London Ambulance Service CPR trainers save man’s life at first aid demo

Community Resuscitation Officer Lynsey Grant

London Ambulance Service trainers teaching passengers life-saving first aid at a train station put their skills into practice when a man’s heart stopped.

Community Resuscitation Officers Lynsey Grant and Martin Bullock were demonstrating how to use CPR at St Pancras station at around 12.50pm on Tuesday 6 October when they were alerted by station staff of a man who had collapsed for real.

Lynsey, a registered paramedic, said: “I was showing a member of the public how to use a defibrillator when a station worker approached me and said someone was turning blue. When we do demonstrations in public places, we always bring a working defibrillator with us. They are life-saving pieces of equipment and you could need one at any time.”

When Lynsey and Martin reached the patient, he was suffering cardiac arrest. An off-duty police officer was doing CPR on the man in his seventies.

Lynsey added: ”We rushed to the patient and I took over from the bystander who seemed very shocked. I don’t think he’d used CPR in a real situation before but the training is so simple it just kicks in. Martin and I placed the defibrillator on the patient’s chest and delivered one shock before his heart returned to a normal rhythm.”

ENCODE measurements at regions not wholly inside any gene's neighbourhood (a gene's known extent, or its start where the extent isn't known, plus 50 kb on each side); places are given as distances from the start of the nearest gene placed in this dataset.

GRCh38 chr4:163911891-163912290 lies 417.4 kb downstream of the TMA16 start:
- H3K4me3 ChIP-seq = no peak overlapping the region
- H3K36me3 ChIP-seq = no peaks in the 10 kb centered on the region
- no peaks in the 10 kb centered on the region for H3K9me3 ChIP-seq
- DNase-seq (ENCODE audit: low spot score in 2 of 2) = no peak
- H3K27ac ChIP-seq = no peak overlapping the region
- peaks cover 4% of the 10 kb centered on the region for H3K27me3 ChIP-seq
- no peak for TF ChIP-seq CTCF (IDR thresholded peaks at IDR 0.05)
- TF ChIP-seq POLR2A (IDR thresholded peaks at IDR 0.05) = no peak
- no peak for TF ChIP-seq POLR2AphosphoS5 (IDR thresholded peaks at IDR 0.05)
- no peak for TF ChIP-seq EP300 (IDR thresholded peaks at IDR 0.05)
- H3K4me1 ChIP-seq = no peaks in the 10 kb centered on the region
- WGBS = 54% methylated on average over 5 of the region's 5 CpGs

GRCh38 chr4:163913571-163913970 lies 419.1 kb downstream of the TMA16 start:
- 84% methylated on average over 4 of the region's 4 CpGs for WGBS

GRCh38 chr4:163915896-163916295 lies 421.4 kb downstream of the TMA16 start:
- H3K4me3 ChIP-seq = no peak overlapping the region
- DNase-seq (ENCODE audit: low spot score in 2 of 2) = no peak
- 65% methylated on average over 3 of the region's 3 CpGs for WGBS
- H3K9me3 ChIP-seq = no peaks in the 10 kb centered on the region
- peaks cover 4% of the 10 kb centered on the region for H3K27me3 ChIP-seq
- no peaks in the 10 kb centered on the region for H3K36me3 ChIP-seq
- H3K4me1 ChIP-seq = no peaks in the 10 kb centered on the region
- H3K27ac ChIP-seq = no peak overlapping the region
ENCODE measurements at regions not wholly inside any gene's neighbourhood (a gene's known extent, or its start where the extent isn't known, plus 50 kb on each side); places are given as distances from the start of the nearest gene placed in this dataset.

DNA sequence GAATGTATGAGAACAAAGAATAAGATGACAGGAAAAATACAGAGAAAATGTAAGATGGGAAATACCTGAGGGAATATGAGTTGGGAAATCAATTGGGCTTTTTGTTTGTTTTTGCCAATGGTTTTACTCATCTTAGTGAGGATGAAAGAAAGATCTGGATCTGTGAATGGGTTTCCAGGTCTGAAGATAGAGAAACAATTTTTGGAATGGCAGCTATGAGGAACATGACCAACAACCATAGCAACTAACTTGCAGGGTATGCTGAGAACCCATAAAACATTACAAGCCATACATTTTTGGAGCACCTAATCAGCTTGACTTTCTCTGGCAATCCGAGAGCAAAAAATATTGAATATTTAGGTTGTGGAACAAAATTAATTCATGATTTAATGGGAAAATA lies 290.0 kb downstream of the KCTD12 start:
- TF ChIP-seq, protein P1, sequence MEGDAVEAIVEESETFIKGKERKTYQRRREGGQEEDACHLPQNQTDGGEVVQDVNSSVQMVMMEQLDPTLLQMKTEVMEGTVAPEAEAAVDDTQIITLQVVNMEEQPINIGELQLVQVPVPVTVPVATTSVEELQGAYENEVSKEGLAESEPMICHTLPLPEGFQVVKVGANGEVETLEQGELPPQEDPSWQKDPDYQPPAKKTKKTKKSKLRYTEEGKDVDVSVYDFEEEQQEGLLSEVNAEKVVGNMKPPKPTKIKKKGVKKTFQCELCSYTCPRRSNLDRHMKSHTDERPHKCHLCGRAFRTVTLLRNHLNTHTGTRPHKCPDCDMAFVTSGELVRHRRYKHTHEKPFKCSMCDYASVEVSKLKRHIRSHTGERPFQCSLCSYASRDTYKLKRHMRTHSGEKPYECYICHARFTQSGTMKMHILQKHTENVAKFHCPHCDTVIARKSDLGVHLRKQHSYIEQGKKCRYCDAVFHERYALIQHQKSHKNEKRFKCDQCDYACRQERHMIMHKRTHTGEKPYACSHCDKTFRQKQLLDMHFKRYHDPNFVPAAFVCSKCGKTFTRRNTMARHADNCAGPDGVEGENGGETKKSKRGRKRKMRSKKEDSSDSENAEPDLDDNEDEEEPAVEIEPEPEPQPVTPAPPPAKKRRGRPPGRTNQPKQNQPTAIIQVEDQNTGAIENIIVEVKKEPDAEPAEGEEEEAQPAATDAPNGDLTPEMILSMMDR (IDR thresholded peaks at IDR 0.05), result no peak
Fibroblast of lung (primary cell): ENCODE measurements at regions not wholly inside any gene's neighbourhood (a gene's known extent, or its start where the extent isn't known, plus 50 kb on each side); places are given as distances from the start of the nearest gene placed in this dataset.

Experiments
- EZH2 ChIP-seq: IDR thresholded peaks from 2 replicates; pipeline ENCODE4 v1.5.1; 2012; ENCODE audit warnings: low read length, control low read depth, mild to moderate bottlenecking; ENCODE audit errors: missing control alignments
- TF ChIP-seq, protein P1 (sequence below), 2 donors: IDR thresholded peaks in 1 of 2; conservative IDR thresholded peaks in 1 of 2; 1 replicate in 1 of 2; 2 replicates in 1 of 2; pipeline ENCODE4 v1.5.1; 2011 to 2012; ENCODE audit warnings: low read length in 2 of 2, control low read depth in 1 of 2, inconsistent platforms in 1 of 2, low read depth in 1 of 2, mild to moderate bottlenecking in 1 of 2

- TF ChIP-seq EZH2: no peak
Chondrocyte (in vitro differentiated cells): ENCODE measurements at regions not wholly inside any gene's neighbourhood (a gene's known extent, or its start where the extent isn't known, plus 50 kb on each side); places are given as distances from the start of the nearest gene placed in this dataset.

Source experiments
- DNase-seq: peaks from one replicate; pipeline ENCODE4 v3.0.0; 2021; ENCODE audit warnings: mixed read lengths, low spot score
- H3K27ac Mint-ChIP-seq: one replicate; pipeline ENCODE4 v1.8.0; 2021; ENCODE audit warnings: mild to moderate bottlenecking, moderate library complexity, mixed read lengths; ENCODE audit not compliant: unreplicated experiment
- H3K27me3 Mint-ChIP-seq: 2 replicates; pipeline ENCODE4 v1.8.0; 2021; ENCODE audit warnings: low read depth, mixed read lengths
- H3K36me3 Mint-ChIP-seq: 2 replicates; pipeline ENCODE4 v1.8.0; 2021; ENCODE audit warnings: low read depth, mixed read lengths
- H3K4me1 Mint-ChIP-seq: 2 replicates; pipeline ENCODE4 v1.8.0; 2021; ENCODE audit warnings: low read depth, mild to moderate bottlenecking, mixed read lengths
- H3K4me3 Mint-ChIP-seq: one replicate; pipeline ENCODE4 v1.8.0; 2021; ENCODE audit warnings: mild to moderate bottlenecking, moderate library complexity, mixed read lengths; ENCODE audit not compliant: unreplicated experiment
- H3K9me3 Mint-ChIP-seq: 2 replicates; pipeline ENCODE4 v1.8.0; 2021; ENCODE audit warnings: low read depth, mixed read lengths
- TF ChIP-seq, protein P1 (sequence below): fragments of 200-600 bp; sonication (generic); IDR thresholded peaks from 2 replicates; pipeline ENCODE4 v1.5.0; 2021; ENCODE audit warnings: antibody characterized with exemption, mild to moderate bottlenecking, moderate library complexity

Moments later, a number of resources including a cycle responder, a motorcycle responder and an advanced paramedic arrived to stabilise the patient.  He was taken by ambulance to University College Hospital as a priority.

Head of First Responders Chris Hartley-Sharpe thinks this is a perfect example of why it’s important Londoners learn first aid and London has plenty of publically-accessible defibrillators.

He said: “This really shows how essential CPR and defibrillator training is. It only takes five minutes to learn how to save a life and the skills you learn could be useful anywhere, at any time. There are almost 10,000 cardiac arrests in London a year and around 32 per cent of people survive a cardiac arrest in a public place, but where there is a defibrillator and someone trained to use it, the chance of survival can increase to 80 per cent.”


Notes to Editors

  • A cardiac arrest, which is different from a heart attack, occurs when your heart stops, blood is no longer being pumped around the body and you are clinically dead.
  • The only effective way to restart the heart is to use a defibrillator, which delivers an electric shock to the heart, and is shockingly easy to use.
  • Your chances of surviving a cardiac arrest decrease by 10 per cent every minute without emergency life-support.
  • If you would like to acquire a defibrillator for your business or community centre, please call 020 7783 2366 or email [email protected]
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